Margaret Ida Balfour

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Margaret Ida Balfour
CBE
Born (1866-04-21)21 April 1866
Edinburgh, Scotland
Died 1 December 1945(1945-12-01) (aged 79)
Nationality Scottish
Education Edinburgh School of Medicine for Women
Known for pioneer and campaigner for women's health in India
Medical career
Profession Medical doctor
Institutions The Women’s Medical Service for India

Margaret Ida Balfour, CBE (21 April 1866 – 1 December 1945) was a Scottish doctor and campaigner for women’s medical health issues, who made a significant contribution to the development of medicine in India.[1] Her prolific writing during the early 20th century alerted many to the health needs of women and children in India and Africa and the unhealthy environments in which they lived.[2]

Early life[edit]

Margaret Balfour, daughter of Frances Grace Blaikie (1820–1891) and Scottish accountant Robert Balfour (1818–1869), was born in Edinburgh in 1866.[2] She studied at Edinburgh School of Medicine for Women under Sophia Jex-Blake and qualified as a doctor in 1891.[3] After graduating, she spent a year working with Dr Annie McCall at the Clapham Maternity Hospital in South London before moving to India in 1892.[3]

Career in India[edit]

Her first role in India was as manager of the Zenana Hospital in Ludhiana, where a medical school for women was established two years after her arrival. She then spent 18 years working as a Medical Superintendent, initially at the Dufferin Hospital at Nahan, where she worked until 1902, and then the Dufferin Hospital in Patiala, where she remained until 1914.[4]

Her success in these role led to her appointment as assistant to the Inspector General of Civil Hospitals, Punjab, in 1914. Two years later, she became the Chief Medical Officer of the newly formed Women’s Medical Service, a post she held until 1924.[3] At the same time, she served for eight years as joint secretary at Delhi and Simla to the Countess of Dufferin’s Fund, an organisation which was established to promote medical education for women in India.[4] In recognition of her work, in 1920 she was awarded the Kaisar-i-Hind Medal for Public Service in India.[3][5]

Balfour ended her formal work in India in 1924 and returned to the UK, where she was awarded a CBE.[4] She continued to work on behalf of Indian women, however, calling for the employment of more female doctors in India.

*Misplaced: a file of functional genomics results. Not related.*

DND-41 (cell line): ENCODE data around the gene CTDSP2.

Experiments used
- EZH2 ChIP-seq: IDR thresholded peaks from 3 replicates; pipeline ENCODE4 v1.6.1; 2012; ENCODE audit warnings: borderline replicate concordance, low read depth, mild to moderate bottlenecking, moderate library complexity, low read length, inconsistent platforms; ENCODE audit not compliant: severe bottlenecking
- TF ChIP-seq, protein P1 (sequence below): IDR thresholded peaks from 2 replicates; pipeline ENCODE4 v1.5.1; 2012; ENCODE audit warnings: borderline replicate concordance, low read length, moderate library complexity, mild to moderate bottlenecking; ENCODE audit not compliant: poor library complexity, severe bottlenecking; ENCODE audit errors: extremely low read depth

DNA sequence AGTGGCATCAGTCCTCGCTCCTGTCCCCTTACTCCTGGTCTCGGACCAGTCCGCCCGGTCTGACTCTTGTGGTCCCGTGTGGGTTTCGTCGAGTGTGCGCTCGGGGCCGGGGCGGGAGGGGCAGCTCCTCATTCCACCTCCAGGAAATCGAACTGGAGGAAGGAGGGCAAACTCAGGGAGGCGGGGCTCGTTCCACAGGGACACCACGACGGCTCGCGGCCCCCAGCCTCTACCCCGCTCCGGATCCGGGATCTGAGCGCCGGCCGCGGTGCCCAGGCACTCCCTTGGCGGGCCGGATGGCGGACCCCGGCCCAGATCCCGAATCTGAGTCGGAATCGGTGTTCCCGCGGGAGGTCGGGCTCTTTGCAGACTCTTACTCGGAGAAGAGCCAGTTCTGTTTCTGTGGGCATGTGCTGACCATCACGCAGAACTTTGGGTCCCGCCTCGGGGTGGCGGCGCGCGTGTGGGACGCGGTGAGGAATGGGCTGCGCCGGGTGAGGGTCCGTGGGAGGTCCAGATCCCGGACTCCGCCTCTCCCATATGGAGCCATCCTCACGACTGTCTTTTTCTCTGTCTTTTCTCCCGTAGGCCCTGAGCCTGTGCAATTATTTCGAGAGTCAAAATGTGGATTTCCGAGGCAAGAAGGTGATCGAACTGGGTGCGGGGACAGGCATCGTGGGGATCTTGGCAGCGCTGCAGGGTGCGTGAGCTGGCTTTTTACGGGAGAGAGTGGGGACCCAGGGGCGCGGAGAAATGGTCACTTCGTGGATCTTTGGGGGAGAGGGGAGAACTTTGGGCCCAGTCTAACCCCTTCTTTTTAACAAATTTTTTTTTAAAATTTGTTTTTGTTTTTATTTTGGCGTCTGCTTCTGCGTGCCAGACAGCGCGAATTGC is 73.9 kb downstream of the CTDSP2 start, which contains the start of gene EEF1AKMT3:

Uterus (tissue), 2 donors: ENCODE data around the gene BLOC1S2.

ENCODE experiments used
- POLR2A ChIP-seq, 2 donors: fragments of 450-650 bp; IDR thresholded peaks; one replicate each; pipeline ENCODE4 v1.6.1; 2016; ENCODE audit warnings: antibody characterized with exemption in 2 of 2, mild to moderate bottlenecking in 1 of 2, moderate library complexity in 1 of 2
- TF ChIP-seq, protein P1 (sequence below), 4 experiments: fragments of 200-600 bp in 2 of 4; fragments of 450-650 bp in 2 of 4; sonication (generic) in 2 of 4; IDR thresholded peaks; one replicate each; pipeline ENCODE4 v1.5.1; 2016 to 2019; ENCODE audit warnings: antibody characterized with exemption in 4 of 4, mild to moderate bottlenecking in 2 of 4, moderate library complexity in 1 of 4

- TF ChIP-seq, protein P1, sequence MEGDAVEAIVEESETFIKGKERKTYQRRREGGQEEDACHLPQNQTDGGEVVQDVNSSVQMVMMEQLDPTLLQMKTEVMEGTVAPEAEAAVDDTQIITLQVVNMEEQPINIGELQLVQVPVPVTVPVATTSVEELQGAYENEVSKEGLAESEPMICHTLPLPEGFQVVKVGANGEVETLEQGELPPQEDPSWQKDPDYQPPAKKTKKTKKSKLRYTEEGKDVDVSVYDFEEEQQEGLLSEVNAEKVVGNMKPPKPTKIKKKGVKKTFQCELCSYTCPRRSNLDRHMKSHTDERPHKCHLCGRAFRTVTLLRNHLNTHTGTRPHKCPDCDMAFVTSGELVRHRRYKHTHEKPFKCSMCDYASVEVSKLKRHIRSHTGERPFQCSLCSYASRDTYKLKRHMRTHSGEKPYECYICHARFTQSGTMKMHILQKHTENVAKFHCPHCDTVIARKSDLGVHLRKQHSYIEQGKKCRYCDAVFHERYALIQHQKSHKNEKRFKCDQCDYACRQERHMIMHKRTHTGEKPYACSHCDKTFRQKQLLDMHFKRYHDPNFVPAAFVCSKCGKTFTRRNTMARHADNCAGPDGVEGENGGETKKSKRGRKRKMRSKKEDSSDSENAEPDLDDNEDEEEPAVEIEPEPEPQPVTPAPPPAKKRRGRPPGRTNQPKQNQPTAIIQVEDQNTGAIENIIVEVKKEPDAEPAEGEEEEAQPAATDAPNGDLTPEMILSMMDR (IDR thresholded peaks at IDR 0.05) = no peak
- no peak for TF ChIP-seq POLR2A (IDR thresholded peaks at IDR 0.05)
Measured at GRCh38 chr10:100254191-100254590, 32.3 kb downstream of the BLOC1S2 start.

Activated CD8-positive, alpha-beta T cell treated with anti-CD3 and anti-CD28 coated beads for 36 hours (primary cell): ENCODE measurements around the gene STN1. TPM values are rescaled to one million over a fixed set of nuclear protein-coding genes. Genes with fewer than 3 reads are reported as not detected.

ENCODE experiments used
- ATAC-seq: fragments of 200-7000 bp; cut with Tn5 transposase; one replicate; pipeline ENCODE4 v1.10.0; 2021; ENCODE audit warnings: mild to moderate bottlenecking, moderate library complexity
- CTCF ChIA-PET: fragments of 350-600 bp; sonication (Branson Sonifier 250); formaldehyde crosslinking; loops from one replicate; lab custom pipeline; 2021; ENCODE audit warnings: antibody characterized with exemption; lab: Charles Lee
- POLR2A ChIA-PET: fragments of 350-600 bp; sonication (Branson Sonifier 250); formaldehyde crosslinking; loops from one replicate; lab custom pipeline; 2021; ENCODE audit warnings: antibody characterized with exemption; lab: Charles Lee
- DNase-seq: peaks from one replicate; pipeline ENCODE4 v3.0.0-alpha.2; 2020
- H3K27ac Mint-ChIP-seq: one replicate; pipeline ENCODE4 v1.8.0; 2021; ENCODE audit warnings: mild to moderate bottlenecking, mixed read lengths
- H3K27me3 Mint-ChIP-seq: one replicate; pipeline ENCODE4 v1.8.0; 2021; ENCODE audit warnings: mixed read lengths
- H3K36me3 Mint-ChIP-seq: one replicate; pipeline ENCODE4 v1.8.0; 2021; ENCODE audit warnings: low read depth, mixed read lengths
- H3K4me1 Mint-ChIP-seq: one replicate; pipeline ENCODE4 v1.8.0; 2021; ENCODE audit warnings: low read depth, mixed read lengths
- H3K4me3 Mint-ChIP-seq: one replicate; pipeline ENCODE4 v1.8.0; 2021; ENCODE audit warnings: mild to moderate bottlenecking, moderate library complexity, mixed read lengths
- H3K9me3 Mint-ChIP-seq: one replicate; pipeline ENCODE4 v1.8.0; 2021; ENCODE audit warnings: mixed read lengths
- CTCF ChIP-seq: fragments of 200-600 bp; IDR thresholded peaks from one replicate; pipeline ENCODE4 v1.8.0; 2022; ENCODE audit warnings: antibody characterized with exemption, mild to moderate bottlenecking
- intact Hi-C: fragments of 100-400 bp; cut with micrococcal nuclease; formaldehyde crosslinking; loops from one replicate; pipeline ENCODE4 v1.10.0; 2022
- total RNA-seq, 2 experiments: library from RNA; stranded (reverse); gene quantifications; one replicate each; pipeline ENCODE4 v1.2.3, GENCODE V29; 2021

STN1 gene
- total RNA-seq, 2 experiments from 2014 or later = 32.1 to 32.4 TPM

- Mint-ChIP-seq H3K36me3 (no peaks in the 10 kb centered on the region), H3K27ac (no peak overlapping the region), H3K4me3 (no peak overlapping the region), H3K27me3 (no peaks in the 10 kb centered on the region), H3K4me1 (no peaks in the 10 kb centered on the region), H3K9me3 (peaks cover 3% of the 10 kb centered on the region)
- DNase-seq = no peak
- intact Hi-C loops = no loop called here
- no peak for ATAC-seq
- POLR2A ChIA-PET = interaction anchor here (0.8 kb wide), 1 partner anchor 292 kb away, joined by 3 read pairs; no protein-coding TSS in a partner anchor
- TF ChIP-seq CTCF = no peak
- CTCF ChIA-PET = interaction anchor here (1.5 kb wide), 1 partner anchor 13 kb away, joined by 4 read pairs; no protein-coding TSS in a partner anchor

Retirement[edit]

While being based in the UK, she make a number of return visits to India, in particular in connection with research into tropical anaemias she was undertaking with Dr Lucy Wills.[3] In 1929 she published, with Ruth Young, The Work of Medical Women in India, a history of medical women in that country.[6] Also that year, she became a Fellow of the Royal College of Obstetricians and Gynaecologists. In 1930, she published results of an investigation into maternity conditions among female mill-workers in Bombay and became one of the founding members of the Overseas Association of the Medical Women’s Federation.[4] In the 1930s she also became interest in maternal health issues in the UK, publishing Motherhood in the Special Areas of Durham and Tyneside with Joan Catherine Drury in 1935 and the Study of the Effect on Mother and Child of Gainful Occupation During Pregnancy in 1938[7][8] During the Second World War she became an ARP medical officer in London and a member of the National Council of Women.[4]

Further reading[edit]

  • S Hodges, Reproductive Health in India : History, Politics, Controversies, Orient Longman, New Delhi 2006, ISBN 81-250-2939-7

References[edit]

  1. ^ The biographical dictionary of Scottish women : from the earliest times to 2004 (Reprinted. ed.). Edinburgh: Edinburgh University Press. 2006. ISBN 0748617132. 
  2. ^ a b Windsor, Laura Lynn (2002). Women in medicine : an encyclopedia. California: ABC-CLIO. p. 19. ISBN 1576073920. Retrieved 21 February 2015. 
  3. ^ a b c d e "'One of the great leaders among medical women in India'". Wellcome Library. Retrieved 2017-12-28. 
  4. ^ a b c d e "Margaret Balfour, C.B.E., M.D., F.R.C.O.G.". The British Medical Journal. 2 (4432): 866–867. 15 December 1945. JSTOR 20364930. 
  5. ^ Clark, Linda E. (2008). Women and achievement in nineteenth century Europe. Cambridge University Press. p. 223. ISBN 978-0521658782. 
  6. ^ Balfour, Margaret, Ida; Young, Ruth (1929). The work of medical women in India. H. Milford. 
  7. ^ Balfour, Margaret Ida; Drury, Joan Catherine (1935). Motherhood in the Special Areas of Durham and Tyneside. Council of Action. Retrieved 21 February 2015. 
  8. ^ Balfour, Margaret Ida (1938). A Study of the Effect on Mother and Child of Gainful Occupation During Pregnancy. H.R. Grubb. Retrieved 21 February 2015.